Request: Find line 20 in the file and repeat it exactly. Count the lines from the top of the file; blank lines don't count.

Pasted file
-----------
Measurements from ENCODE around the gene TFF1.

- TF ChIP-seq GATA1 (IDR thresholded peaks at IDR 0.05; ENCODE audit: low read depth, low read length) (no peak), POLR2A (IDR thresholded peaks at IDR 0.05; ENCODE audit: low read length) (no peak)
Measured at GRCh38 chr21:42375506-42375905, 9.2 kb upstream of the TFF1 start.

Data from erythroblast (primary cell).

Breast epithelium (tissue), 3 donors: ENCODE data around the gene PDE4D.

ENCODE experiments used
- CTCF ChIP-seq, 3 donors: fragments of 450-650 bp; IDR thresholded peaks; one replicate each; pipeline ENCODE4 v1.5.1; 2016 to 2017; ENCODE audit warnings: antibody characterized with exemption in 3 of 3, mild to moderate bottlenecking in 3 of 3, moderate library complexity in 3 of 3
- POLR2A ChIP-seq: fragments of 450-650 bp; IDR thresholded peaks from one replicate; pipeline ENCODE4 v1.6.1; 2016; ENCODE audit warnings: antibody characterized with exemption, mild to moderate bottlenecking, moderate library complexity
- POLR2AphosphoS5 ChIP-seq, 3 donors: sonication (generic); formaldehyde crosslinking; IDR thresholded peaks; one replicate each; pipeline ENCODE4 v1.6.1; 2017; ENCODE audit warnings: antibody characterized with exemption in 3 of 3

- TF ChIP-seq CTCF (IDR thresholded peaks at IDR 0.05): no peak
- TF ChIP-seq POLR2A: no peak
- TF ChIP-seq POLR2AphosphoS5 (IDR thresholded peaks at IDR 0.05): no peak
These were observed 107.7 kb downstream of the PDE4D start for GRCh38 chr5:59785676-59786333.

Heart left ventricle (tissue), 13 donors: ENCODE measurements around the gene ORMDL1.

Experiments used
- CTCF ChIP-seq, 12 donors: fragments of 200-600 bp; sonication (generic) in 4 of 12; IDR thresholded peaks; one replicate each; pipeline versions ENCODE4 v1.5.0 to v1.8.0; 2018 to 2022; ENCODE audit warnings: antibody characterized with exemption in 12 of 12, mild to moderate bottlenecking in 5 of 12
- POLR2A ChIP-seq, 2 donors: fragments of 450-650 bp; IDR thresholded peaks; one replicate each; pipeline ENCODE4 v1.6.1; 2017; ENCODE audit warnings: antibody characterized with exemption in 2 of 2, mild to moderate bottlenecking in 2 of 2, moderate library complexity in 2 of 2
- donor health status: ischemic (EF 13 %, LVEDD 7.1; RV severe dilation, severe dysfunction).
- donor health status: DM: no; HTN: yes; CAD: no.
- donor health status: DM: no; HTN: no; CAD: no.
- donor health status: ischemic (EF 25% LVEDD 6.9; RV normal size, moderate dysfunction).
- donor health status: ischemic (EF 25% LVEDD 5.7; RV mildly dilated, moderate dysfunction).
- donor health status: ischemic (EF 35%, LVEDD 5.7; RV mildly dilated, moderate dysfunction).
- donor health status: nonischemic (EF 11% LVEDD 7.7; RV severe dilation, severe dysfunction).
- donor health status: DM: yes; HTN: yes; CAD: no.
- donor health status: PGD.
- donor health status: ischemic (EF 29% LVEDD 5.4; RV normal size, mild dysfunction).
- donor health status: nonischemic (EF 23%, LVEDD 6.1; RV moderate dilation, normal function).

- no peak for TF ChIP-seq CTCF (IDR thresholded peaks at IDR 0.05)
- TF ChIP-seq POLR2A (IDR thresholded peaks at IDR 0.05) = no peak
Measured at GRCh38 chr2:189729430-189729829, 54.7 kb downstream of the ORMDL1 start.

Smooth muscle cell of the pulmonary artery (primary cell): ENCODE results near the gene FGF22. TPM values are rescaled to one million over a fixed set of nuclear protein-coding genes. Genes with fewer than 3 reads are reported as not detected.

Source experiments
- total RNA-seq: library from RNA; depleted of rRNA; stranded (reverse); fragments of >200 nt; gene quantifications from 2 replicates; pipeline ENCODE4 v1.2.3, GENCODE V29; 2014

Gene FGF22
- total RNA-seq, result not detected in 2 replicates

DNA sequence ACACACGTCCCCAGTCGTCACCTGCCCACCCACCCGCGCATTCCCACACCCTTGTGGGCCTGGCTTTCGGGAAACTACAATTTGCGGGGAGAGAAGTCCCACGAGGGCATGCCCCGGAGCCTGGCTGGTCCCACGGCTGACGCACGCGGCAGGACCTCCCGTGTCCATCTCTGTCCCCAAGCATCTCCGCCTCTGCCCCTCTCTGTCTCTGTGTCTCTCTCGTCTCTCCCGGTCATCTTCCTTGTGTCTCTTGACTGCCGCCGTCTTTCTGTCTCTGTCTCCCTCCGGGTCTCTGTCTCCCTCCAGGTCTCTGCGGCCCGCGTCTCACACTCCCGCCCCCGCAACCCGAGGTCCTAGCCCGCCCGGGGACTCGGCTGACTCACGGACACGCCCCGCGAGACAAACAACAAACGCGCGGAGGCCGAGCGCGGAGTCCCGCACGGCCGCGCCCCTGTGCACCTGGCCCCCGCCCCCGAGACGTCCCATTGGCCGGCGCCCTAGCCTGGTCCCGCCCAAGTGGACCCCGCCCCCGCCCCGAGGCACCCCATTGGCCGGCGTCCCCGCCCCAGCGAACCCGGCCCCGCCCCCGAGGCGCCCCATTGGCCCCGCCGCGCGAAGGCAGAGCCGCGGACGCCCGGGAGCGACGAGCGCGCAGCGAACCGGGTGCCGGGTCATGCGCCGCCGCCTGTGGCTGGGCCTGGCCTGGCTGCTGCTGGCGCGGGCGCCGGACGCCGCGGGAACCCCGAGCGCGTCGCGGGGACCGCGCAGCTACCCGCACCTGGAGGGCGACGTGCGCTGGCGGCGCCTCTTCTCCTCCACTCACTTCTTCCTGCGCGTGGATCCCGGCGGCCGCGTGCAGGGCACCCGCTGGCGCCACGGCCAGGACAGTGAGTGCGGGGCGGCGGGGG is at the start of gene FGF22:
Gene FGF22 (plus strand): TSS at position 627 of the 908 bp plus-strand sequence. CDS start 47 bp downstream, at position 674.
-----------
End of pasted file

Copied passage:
- donor health status: DM: no; HTN: no; CAD: no.